In today’s New Haven Register, it was reported that Jericho does actually pitch in another league with kids his age and older and his average. However, the quote was that Jericho is the star of the developmental league since all of the other kids with ability have move up and are playing with kids of the same ability.

    this reminds me of the teenagers who want to play basketball with the 10 y/o’s so that they can be the star.

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  31. AZtraveler says:

    Let him play, he is gifted. Are we teaching our kids they should only be mediocre and not to try their best? Is too bad the opposing team forfeited, because that is teaching kids to quit and not even try. What if Tiger Woods was told this when he was Jericho’s age? Is too bad this is happening in America.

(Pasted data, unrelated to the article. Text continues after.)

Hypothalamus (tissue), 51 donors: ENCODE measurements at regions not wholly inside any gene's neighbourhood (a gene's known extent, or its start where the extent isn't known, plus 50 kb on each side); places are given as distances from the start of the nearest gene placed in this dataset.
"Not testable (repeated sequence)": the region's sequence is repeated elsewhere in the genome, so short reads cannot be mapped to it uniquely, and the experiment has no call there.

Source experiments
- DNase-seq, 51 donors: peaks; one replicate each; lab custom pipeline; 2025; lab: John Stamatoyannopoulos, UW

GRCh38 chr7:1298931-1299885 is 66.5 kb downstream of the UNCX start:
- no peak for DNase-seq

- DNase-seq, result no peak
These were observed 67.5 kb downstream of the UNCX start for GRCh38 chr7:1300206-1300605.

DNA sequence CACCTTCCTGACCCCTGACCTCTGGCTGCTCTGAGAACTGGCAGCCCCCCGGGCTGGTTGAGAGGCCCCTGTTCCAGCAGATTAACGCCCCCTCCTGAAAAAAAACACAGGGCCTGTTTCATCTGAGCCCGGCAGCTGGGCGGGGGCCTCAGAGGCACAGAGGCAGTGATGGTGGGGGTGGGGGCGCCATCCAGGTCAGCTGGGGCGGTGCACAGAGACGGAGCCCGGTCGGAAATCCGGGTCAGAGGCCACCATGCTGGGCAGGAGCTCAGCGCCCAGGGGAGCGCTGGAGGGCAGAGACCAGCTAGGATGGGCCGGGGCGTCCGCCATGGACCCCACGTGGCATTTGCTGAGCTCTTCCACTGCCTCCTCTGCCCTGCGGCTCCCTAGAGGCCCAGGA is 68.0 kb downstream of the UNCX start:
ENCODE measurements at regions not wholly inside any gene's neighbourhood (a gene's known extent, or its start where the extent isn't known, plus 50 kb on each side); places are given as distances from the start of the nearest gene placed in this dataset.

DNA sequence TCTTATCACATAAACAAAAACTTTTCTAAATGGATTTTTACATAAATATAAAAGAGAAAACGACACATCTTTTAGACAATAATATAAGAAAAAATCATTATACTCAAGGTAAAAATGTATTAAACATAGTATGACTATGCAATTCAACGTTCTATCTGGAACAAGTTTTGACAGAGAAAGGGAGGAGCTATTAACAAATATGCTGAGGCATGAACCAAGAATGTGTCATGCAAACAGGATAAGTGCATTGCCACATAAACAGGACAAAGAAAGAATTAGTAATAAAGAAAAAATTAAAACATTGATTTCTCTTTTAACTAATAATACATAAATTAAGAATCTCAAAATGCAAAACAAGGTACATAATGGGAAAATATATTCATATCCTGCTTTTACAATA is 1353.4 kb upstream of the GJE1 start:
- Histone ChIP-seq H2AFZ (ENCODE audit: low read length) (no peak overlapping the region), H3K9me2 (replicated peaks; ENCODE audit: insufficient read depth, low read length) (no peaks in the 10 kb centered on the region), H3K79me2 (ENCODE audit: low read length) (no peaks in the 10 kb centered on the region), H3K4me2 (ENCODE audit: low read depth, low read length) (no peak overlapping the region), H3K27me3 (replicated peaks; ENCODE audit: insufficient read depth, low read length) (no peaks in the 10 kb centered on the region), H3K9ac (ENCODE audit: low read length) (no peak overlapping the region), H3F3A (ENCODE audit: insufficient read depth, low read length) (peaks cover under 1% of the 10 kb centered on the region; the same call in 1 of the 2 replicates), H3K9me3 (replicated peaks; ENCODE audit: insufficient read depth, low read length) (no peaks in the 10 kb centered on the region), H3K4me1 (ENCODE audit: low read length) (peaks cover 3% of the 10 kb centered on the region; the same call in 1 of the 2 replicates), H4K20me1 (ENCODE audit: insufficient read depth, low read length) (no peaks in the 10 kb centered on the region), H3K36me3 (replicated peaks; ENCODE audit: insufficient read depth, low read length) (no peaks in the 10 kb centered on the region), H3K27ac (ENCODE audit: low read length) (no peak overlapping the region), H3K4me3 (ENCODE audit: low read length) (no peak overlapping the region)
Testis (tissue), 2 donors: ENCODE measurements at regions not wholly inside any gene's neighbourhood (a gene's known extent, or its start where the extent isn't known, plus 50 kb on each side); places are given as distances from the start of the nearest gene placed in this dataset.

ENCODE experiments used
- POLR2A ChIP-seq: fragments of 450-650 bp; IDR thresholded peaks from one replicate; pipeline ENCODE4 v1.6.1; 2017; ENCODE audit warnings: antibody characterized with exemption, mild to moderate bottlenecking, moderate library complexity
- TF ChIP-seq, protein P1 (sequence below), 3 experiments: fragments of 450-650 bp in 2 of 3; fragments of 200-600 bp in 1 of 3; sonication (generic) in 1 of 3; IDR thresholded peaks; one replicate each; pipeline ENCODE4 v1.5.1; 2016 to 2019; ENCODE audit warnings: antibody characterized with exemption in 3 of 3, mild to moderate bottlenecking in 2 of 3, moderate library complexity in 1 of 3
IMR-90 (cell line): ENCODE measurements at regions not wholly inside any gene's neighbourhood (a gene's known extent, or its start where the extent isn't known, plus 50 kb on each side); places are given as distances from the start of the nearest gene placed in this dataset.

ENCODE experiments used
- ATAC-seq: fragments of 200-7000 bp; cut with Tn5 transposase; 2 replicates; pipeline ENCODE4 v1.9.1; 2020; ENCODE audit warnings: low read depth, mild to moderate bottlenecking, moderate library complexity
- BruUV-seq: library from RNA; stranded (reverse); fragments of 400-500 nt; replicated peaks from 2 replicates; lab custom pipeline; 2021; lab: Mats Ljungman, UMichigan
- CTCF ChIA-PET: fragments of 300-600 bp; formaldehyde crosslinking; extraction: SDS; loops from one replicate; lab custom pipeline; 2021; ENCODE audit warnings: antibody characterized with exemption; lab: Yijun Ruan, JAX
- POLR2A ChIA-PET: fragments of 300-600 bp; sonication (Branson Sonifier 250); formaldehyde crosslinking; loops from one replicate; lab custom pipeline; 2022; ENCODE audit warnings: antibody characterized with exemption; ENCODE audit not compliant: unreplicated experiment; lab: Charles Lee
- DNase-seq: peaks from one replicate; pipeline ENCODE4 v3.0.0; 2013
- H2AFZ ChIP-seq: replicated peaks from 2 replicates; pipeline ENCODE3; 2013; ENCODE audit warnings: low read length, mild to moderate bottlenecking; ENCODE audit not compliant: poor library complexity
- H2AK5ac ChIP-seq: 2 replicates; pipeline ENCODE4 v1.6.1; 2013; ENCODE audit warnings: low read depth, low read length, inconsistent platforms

What a privilege it would be to play against him. Just think if your 9 year old could get a hit off Jericho even after trying many times. It would be something your child would remember and feel proud of for many, many years.

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  32. Couch Chris says: